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Re: Albertosaurinae survival



On Thu, Jun 26, 2008 at 2:02 PM, John Schneiderman
<jschneiderman@mail.unomaha.edu> wrote:

> Try these  web links for information:

Wow, that's a lot of sites. Thanks - this is a really rich response.
I'll pore over all of them as I get the chance.

> I'm a firm believer that the Manson Impact event effectively cleared the
> slat so to speak of North America's European style dinosaurs [dryptosaurs,
> iquanodontids, nodosaurids, hadrosaurs] only to have them replaced by Asian
> immigrates [ tyrannosaurs, ornithomimids, ankylosaurs, ceratopsians,
> lambeosaurines, therizinosaurs, dromeosaurs].

Well, hold on . . . the impact was at 74 mya, right? So mid-late
Campanian. If we're talking about Laramidia specifically (since we
know *Dryptosaurus* was around in the latest Maastrichtian of
Appalachia), then nodosaurs and hadrosaurines are known from both
before after that event, and with no nodosaurs known from the later
Late Cretaceous in Asia, I'm not sure we can claim that N. American
nodosaurs from that timeframe have immediate Asian predecessors.
Possible, certainly, an interesting possibility, definitely, but not
too solid yet (AFAIK) . . .

Basal therizinosaurs are also known from the Barremian (*Falcarius*)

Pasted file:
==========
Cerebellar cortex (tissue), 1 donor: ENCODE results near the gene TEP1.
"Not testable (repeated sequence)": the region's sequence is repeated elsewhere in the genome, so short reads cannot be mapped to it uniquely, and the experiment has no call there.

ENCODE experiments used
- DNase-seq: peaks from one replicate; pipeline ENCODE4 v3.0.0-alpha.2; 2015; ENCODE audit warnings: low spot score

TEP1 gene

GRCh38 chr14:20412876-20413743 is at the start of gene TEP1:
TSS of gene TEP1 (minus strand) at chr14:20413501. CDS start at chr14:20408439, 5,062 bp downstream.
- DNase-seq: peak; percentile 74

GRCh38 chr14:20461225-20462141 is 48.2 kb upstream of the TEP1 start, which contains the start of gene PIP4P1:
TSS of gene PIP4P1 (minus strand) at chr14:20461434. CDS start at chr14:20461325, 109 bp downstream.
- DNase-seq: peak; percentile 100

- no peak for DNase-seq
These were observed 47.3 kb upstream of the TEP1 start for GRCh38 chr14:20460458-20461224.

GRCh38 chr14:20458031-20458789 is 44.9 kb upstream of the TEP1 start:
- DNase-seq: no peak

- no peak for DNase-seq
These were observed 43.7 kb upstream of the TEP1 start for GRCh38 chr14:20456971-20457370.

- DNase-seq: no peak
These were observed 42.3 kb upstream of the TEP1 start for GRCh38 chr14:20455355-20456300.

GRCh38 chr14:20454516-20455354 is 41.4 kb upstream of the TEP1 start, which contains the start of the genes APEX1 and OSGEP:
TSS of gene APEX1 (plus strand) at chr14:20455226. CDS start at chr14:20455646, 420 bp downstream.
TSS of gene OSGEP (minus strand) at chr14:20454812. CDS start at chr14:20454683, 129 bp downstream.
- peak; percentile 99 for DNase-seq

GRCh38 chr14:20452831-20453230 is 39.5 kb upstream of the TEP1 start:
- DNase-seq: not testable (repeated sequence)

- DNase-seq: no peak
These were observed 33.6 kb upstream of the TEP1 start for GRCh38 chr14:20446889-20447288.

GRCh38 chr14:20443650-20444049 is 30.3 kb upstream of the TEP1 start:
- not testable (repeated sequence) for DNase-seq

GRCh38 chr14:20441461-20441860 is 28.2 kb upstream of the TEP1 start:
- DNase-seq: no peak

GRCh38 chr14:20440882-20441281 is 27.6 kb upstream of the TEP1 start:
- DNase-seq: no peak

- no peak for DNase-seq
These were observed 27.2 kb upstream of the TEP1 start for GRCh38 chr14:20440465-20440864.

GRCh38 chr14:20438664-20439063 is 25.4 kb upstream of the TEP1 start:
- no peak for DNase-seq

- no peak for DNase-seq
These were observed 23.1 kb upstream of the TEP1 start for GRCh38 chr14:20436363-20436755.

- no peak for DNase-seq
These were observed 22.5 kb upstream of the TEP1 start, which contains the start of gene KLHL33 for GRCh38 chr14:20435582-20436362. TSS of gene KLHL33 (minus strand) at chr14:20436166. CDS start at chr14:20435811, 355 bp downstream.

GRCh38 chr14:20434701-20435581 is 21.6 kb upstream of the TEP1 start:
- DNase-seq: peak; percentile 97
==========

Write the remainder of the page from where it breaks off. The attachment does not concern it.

and Turonian (*Nothronychus*) of N. America, so a re-immigration
scenario isn't *necessary* to explain their later presence on that
continent - although it could still be feasible if the impact was
truly that severe (or if they were extirpated earlier for some
reason). The same thing applies to ankylosaurids, with a very basal
member (*Cedarpelta*) being known from Early Cretaceous N. America,
and to dromaeosaurs, with both velociraptorines (*Deinonychus*) and
dromaeosaurines (*Utahraptor*) known from the Early Cretaceous. And,
finally, what about the ceratopsid teeth from the Aptian Arundel Clay,
and what about the Turonian *Zuniceratops*? Clearly ceratopsians, even
rather derived near-ceratopsids, were present in N. America well prior
to the Manson event.

It's possible that all these groups got wiped out and then
re-immigrated, but I don't know that current evidence would lend much
support to the idea.

> Hope this helps.
>
> John Schneiderman
> kriket-ladybug@worldnet.att.net

Heh, with all those sites you provided, I can't imagine *not* finding
something useful. Thanks again for all the info.